Feminist SF The Blog! Poll for best sci-fi book not kowtowing to obsession with white men

I’m a bit late reporting this, but Feminist SF – The Blog! is running a poll in two phases to determine the Top 10 Obscure Sci-Fi Books. As Draconismoi pointed out to me, the titles all seem to share something in common besides obscurity: they don’t feature a white heterosexual male as the lead.

The film industry is not alone in its belief that we won’t buy something that isn’t about Whitey. Hollywood people often (and I’m not supposed to share this) argue that most people who watch TV or see movies are intellectual vacuums, and this is why they’re just too lugubrious and easily-threatened to watch something that isn’t safely ensconced in stereotypes. But sci-fi readers? Surely that’s an audience that would clock in with a reasonable average IQ, if only because it can read.

Of course, there is some truth to the belief that people are only interested in stories about Whitey. But mostly because for centuries, they’ve only had stories about Whitey. Everyone else is a special genre.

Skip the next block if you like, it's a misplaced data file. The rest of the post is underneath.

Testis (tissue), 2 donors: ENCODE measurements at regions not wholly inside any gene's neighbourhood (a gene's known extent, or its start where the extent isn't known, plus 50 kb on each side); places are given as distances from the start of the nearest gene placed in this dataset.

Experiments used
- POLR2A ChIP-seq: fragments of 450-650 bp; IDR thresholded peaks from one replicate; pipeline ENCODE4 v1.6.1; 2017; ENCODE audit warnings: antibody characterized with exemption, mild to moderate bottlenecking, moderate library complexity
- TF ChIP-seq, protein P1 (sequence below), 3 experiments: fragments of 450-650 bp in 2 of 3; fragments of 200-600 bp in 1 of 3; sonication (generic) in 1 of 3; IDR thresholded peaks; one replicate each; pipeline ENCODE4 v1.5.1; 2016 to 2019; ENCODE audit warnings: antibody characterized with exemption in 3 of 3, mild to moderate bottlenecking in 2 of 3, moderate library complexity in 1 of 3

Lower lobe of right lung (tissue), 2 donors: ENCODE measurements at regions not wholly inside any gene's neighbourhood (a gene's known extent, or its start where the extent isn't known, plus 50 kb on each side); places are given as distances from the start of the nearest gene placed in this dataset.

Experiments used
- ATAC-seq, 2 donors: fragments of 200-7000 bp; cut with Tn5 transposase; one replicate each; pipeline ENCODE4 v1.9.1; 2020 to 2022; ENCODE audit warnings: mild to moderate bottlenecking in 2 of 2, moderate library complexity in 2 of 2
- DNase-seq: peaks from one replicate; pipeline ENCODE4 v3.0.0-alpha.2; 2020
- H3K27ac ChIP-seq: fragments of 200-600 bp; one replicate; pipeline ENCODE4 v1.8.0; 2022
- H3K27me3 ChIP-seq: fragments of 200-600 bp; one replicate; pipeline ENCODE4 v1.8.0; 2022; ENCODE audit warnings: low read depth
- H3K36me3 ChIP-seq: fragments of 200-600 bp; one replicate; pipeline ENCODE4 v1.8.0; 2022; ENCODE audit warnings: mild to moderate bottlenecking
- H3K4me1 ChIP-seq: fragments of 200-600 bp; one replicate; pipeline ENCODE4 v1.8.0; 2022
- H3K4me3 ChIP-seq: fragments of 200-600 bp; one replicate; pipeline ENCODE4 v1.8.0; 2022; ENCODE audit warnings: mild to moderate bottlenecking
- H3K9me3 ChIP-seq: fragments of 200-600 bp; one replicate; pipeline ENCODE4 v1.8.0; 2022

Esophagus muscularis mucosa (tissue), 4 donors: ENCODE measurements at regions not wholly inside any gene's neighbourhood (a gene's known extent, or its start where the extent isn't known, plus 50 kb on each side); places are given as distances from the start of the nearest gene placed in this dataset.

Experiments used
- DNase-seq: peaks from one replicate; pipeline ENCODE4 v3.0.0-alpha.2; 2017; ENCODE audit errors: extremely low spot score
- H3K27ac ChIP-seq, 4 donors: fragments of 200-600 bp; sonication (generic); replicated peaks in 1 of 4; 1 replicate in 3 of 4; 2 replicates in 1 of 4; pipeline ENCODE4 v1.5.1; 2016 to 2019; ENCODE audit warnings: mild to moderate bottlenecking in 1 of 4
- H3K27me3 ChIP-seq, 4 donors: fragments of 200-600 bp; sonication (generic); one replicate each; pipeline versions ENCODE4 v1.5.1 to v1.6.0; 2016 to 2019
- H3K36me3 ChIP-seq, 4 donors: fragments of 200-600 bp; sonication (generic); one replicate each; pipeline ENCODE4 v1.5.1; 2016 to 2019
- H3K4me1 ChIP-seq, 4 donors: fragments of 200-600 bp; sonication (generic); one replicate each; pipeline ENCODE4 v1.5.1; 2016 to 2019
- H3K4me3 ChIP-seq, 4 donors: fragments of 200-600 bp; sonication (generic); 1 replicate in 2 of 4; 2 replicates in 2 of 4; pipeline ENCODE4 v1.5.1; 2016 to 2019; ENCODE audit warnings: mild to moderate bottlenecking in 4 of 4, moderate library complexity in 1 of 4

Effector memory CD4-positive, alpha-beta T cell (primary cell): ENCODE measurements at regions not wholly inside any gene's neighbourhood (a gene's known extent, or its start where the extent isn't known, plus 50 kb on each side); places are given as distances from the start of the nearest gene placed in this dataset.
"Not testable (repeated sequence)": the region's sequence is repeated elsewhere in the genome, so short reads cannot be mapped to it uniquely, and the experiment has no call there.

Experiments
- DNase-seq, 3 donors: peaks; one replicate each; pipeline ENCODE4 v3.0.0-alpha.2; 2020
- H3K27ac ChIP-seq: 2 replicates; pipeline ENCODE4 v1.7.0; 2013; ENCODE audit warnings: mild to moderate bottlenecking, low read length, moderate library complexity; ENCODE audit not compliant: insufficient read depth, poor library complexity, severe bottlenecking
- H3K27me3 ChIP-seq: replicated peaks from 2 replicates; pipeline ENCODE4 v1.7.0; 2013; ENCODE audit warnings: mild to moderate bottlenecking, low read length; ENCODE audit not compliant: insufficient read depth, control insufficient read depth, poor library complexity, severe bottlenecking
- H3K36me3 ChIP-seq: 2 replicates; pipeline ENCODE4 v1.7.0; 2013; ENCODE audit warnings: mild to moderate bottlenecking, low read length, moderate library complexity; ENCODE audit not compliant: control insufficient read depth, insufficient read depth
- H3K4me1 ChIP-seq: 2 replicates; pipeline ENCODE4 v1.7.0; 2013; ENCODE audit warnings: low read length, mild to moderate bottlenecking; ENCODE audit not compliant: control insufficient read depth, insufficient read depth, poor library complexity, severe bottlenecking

1. says

    I’ve always been a sci-fi lover, but one thing bothered me from Star Wars forward: the constant, loud, impossible to ignore affirmation that yes, even in settings where Earth and our culture doesn’t exist, you have marriage, nuclear family units, wives taking the last names of husbands, and so on. OMG, some of these customs aren’t even that old here on earth!

    And no, I have never found that books do a much better job than movies. I think most of the last 40 years of sci-fi writers and filmmakers have been jammed so far up Joseph “Women Don’t Have a Heroes Journey, But It’s Okay, I Made a Pedestal for Them” Campbell’s ass they have no idea what sci-fi is.

    UGH! GAH! Makes me want to rip someone’s hair out! And American-style wedding ceremonies in Totally Other Galaxy sci-fi movies actually cause death rays to come shooting out of my eyeballs and rip apart theater movie screens.

  2. Death Worm says

    I’ll have to check out this list the next time I’m looking for some novels to read.